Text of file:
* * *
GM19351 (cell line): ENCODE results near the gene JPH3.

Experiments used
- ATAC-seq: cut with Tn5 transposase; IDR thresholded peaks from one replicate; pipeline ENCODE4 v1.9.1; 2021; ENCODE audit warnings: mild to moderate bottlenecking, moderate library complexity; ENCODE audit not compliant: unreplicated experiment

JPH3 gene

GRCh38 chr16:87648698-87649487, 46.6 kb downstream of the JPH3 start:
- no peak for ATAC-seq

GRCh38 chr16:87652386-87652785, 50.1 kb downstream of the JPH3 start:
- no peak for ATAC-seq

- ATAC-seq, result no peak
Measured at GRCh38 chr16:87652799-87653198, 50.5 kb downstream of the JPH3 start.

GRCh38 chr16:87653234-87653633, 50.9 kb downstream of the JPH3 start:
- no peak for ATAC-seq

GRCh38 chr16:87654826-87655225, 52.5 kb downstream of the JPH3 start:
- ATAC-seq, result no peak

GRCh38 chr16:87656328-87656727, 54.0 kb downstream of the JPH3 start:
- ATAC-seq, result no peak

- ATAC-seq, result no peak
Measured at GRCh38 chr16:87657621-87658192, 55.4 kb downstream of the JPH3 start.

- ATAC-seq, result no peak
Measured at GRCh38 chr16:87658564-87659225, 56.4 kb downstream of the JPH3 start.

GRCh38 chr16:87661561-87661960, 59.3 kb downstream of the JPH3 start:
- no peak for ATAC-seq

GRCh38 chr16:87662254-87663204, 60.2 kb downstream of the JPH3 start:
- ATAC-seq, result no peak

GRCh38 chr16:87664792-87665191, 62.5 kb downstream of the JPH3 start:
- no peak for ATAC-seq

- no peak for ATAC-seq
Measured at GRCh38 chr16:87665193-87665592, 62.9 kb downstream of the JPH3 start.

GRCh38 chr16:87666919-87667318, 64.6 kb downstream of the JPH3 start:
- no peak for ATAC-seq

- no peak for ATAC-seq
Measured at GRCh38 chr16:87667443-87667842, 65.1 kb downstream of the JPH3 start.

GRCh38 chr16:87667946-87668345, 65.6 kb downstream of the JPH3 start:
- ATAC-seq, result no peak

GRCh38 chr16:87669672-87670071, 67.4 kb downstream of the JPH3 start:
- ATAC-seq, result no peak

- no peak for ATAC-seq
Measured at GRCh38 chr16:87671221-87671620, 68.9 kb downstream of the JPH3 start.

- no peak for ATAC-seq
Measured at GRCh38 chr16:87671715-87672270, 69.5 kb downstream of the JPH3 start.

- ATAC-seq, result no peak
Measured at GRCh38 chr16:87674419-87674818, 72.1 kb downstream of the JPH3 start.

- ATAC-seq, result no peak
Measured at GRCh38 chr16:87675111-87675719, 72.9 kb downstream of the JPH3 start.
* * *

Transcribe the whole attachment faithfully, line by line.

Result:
GM19351 (cell line): ENCODE results near the gene JPH3.

Experiments used
- ATAC-seq: cut with Tn5 transposase; IDR thresholded peaks from one replicate; pipeline ENCODE4 v1.9.1; 2021; ENCODE audit warnings: mild to moderate bottlenecking, moderate library complexity; ENCODE audit not compliant: unreplicated experiment

JPH3 gene

GRCh38 chr16:87648698-87649487, 46.6 kb downstream of the JPH3 start:
- no peak for ATAC-seq

GRCh38 chr16:87652386-87652785, 50.1 kb downstream of the JPH3 start:
- no peak for ATAC-seq

- ATAC-seq, result no peak
Measured at GRCh38 chr16:87652799-87653198, 50.5 kb downstream of the JPH3 start.

GRCh38 chr16:87653234-87653633, 50.9 kb downstream of the JPH3 start:
- no peak for ATAC-seq

GRCh38 chr16:87654826-87655225, 52.5 kb downstream of the JPH3 start:
- ATAC-seq, result no peak

GRCh38 chr16:87656328-87656727, 54.0 kb downstream of the JPH3 start:
- ATAC-seq, result no peak

- ATAC-seq, result no peak
Measured at GRCh38 chr16:87657621-87658192, 55.4 kb downstream of the JPH3 start.

- ATAC-seq, result no peak
Measured at GRCh38 chr16:87658564-87659225, 56.4 kb downstream of the JPH3 start.

GRCh38 chr16:87661561-87661960, 59.3 kb downstream of the JPH3 start:
- no peak for ATAC-seq

GRCh38 chr16:87662254-87663204, 60.2 kb downstream of the JPH3 start:
- ATAC-seq, result no peak

GRCh38 chr16:87664792-87665191, 62.5 kb downstream of the JPH3 start:
- no peak for ATAC-seq

- no peak for ATAC-seq
Measured at GRCh38 chr16:87665193-87665592, 62.9 kb downstream of the JPH3 start.

GRCh38 chr16:87666919-87667318, 64.6 kb downstream of the JPH3 start:
- no peak for ATAC-seq

- no peak for ATAC-seq
Measured at GRCh38 chr16:87667443-87667842, 65.1 kb downstream of the JPH3 start.

GRCh38 chr16:87667946-87668345, 65.6 kb downstream of the JPH3 start:
- ATAC-seq, result no peak

GRCh38 chr16:87669672-87670071, 67.4 kb downstream of the JPH3 start:
- ATAC-seq, result no peak

- no peak for ATAC-seq
Measured at GRCh38 chr16:87671221-87671620, 68.9 kb downstream of the JPH3 start.

- no peak for ATAC-seq
Measured at GRCh38 chr16:87671715-87672270, 69.5 kb downstream of the JPH3 start.

- ATAC-seq, result no peak
Measured at GRCh38 chr16:87674419-87674818, 72.1 kb downstream of the JPH3 start.

- ATAC-seq, result no peak
Measured at GRCh38 chr16:87675111-87675719, 72.9 kb downstream of the JPH3 start.